An interim injunction seeking to restrain the Electoral Commission (EC) from going ahead with the limited registration exercise and the pending Abuakwa North Constituency by-election has been dismissed by the Supreme Court.
The court, presided over by the Chief Justice, Mrs Georgina Theodora Wood, however, said reasons for the dismissal would be incorporated into the final determination of the substantive suit.
The court tasked the EC, the Attorney General (AG), and the plaintiffs to engage in dialogue over the reliefs being sought to ensure a clean register for the country. The limited registration exercise is expected to begin in April this year.
The court further encouraged the EC to engage more with relevant stakeholders in the election to ensure a more transparent process ahead of the November polls.
According to Justice Jones Victor Dotse, a member of the panel, it was better to go to the polls with a credible register while Justice Sule Gbadegbe noted that tolerance and compliance would also promote peaceful elections.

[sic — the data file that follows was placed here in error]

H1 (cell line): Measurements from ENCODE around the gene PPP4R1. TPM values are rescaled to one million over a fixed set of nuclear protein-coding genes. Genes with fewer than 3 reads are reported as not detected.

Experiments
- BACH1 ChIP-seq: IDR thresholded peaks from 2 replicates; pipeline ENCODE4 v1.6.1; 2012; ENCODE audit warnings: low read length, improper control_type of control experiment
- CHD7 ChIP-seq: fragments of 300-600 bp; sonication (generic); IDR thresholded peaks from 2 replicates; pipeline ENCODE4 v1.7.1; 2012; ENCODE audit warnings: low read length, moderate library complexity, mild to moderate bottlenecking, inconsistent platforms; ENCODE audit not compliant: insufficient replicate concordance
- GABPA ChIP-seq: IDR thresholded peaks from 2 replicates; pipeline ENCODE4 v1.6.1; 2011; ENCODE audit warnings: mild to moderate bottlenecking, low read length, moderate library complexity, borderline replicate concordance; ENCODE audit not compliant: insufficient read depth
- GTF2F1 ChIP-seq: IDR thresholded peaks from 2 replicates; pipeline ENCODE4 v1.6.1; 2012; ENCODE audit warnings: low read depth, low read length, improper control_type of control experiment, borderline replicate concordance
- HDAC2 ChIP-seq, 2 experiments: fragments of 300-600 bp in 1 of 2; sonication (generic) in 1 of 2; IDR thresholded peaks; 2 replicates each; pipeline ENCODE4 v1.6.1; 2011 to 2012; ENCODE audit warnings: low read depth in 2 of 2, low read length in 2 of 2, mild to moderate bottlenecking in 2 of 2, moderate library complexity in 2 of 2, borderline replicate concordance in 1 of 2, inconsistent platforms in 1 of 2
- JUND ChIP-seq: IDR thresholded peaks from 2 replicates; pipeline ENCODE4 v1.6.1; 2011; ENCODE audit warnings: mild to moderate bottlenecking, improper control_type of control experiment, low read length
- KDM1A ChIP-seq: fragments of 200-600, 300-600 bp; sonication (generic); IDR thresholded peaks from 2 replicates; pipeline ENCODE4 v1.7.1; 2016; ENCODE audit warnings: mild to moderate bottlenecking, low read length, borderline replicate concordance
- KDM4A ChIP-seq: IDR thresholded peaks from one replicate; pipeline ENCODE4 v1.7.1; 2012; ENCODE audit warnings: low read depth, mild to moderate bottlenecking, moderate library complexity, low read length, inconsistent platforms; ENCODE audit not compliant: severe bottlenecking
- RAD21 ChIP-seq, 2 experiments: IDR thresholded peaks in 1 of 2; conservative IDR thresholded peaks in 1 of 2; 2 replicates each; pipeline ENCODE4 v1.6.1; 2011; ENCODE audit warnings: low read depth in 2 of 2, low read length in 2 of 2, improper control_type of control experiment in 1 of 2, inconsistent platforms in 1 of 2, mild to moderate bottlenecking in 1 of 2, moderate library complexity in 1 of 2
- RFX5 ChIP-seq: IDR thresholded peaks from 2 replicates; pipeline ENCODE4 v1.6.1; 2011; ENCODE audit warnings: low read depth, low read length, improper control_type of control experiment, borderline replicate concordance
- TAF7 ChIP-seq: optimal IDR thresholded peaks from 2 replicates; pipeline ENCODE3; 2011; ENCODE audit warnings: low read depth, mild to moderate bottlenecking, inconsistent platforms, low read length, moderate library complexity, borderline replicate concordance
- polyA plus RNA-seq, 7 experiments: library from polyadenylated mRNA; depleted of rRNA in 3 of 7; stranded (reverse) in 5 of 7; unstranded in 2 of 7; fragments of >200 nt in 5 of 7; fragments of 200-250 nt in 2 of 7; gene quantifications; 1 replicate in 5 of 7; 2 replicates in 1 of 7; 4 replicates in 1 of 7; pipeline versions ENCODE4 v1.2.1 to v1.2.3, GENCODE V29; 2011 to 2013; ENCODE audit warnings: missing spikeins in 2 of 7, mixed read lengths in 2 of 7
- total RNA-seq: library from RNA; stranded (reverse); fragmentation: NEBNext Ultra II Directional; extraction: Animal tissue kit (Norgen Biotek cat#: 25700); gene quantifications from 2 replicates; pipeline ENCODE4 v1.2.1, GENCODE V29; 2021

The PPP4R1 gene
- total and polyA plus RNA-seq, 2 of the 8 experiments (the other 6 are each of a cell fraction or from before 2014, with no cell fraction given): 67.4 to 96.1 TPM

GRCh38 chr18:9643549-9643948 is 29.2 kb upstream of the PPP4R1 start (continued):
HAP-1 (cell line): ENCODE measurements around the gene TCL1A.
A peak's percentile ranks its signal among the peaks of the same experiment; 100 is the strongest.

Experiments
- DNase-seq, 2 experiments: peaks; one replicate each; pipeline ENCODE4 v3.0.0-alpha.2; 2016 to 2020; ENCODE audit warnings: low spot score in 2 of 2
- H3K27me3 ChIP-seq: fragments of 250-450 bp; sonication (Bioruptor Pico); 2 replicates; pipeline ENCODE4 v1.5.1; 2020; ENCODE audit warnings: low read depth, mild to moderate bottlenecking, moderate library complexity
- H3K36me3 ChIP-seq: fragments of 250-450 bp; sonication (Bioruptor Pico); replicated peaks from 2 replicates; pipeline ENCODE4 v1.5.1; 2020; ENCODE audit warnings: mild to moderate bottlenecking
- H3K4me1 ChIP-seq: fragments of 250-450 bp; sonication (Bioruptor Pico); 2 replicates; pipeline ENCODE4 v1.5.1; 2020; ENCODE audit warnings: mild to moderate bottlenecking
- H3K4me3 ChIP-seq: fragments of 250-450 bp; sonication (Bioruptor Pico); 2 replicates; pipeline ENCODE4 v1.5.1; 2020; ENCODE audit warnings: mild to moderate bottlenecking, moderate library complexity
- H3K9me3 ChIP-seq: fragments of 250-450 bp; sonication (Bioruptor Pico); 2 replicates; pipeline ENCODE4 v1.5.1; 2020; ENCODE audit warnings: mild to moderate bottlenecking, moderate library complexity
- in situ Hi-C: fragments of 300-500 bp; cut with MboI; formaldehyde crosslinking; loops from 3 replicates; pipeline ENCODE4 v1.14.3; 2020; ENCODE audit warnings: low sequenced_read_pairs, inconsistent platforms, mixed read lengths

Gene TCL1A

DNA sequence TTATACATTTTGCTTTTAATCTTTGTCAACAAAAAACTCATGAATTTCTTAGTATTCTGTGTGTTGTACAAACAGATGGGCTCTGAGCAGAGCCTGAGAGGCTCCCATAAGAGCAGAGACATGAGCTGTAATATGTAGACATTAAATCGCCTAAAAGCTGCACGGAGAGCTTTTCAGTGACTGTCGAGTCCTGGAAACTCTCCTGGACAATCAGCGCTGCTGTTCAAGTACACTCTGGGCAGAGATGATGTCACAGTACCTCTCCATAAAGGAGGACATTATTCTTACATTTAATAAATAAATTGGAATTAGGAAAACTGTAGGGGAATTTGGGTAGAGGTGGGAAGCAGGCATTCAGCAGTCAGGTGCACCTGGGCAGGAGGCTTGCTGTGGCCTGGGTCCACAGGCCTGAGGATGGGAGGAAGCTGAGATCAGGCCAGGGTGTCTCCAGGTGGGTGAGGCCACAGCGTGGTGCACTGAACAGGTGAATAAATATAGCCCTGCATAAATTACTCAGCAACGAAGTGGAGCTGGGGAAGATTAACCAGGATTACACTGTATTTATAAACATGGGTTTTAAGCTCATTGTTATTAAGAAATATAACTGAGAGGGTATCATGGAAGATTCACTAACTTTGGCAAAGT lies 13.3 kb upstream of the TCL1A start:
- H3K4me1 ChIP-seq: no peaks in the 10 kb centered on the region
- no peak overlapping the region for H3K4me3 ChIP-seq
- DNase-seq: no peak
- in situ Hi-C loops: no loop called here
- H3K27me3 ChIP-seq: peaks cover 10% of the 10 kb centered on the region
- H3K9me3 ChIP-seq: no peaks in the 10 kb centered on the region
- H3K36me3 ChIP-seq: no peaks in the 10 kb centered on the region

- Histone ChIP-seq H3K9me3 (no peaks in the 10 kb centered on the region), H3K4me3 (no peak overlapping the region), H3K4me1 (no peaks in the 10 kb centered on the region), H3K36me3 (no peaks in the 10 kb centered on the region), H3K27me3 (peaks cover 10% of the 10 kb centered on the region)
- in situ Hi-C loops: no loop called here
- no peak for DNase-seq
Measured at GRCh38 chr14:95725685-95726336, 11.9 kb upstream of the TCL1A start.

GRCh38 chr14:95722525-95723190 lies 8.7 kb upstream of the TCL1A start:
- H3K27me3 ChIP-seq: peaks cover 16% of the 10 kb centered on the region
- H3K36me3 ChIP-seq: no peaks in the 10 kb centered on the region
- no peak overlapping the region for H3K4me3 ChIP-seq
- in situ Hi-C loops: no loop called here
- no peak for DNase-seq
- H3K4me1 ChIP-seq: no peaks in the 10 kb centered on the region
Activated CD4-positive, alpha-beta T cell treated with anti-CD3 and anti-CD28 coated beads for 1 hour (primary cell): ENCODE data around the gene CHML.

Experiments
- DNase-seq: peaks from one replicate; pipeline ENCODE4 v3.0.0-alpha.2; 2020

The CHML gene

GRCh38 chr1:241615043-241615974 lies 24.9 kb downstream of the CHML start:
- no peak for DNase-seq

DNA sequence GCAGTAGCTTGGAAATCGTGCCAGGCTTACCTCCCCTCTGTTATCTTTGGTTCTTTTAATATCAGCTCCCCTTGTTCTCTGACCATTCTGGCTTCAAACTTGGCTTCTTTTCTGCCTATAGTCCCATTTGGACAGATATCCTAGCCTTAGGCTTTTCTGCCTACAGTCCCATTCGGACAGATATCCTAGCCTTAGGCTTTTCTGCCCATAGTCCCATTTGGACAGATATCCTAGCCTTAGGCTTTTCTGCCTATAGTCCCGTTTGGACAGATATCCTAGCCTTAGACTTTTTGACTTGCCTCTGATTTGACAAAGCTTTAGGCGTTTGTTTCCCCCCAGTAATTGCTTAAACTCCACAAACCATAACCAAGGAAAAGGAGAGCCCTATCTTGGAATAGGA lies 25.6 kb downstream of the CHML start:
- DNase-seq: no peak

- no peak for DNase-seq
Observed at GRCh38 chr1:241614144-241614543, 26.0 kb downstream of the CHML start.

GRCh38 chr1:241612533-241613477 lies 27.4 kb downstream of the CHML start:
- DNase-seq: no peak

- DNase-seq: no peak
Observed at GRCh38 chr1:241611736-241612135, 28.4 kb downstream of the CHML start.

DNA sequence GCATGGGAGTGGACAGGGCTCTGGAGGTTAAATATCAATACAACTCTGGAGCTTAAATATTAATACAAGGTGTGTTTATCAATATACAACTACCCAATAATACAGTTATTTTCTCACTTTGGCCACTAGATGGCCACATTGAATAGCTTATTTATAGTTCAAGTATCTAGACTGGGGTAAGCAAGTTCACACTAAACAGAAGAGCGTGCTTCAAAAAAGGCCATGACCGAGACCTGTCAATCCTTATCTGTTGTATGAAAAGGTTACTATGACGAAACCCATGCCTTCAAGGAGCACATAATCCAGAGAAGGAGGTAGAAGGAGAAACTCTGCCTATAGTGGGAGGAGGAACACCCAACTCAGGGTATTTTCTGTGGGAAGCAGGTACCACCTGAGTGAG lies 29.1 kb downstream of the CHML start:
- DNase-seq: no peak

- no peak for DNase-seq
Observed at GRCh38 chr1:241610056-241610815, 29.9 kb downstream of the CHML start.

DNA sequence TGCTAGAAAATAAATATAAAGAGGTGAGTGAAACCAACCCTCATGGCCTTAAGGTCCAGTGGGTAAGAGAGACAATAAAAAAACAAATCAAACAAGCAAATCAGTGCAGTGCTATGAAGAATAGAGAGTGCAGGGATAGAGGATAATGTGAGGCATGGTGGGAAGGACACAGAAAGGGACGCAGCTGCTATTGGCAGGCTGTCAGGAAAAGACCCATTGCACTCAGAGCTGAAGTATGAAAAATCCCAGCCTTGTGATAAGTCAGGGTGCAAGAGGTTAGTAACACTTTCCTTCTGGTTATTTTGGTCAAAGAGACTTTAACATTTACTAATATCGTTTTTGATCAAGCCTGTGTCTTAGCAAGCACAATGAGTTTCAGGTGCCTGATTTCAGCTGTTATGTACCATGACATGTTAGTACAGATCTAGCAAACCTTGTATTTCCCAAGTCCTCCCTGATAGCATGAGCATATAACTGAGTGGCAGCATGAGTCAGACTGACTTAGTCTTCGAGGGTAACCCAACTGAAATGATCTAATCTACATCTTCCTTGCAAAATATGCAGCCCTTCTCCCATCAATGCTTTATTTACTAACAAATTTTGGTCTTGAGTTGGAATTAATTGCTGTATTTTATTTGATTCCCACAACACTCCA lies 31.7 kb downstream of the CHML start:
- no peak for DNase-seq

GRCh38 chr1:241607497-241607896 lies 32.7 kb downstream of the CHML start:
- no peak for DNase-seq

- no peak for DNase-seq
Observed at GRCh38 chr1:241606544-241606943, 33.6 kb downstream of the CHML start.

The Supreme Court is expected to hear the substantive suit in April.
Mrs Dorothy Afriyie Ansah, a Chief State Attorney, said the state relied on its statement of case and affidavit in opposition.
Mr Thaddeus Sory, who represented the EC, urged the court to dismiss the application because the plaintiff would not suffer any irreparable damage.
According to Mr Sory, the EC had moved to sanitise the Voters Register.
Abu Ramadan, a former National Youth Organiser of the People’s National Convention, had gone to court with an interlocutory injunction against the EC to prevent it from going ahead with the Abuakwa North Constituency by-election and the limited registration exercise.
Abu Ramadan, in his application, argued that it would be “contemptuous” for the EC to conduct the by-election in Abuakwa using the current voters’ register, saying he was challenging the credibility of the said Register in court.
He further stated that the public will suffer irreparable damage if the EC is allowed to go ahead with the limited registration before the determination of his substantive case.
Given the pendency of the substantive suit and the unresolved issues motivating same, Ramadan contended that it would be improper and pre-judicial for the first respondent to conduct the announced limited registration exercise or indeed any registration exercise and if not restrained, the problems attending to the current voters’ register would be compounded at an additional cost to the republic and her citizens.